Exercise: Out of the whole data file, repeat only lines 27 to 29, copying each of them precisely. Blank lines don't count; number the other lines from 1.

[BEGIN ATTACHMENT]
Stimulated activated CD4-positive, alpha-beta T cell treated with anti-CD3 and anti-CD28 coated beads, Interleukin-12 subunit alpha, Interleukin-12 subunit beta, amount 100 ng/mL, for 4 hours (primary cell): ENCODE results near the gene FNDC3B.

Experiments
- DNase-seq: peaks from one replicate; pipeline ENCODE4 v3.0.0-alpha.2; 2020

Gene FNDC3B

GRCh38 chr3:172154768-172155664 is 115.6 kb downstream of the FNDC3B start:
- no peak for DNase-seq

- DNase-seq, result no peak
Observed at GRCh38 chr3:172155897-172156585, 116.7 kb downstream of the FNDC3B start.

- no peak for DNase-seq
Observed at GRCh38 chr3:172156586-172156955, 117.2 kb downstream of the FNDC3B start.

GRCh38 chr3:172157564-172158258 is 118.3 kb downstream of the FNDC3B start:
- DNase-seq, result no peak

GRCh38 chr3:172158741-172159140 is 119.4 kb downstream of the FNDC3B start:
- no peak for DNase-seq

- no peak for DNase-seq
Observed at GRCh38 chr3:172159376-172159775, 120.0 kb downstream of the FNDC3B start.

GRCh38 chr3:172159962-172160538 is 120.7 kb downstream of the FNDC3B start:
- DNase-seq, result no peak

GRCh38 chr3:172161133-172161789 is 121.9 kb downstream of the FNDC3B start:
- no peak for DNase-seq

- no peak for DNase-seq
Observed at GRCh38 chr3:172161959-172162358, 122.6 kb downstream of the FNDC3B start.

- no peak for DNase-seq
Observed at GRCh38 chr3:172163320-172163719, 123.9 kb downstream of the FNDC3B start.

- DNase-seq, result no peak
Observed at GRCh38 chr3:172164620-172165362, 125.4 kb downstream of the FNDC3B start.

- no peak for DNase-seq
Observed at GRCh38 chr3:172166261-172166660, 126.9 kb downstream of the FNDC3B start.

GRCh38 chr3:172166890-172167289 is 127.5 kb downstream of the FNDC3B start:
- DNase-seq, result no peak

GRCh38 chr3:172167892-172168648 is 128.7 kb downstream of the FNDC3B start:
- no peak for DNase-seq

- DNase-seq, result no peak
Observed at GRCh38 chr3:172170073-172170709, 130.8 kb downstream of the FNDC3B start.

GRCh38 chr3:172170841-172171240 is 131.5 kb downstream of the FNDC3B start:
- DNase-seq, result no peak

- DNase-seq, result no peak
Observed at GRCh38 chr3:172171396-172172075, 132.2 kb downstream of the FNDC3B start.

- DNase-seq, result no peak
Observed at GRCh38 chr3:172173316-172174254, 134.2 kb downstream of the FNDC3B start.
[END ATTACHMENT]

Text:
- no peak for DNase-seq
Observed at GRCh38 chr3:172166261-172166660, 126.9 kb downstream of the FNDC3B start.

GRCh38 chr3:172166890-172167289 is 127.5 kb downstream of the FNDC3B start: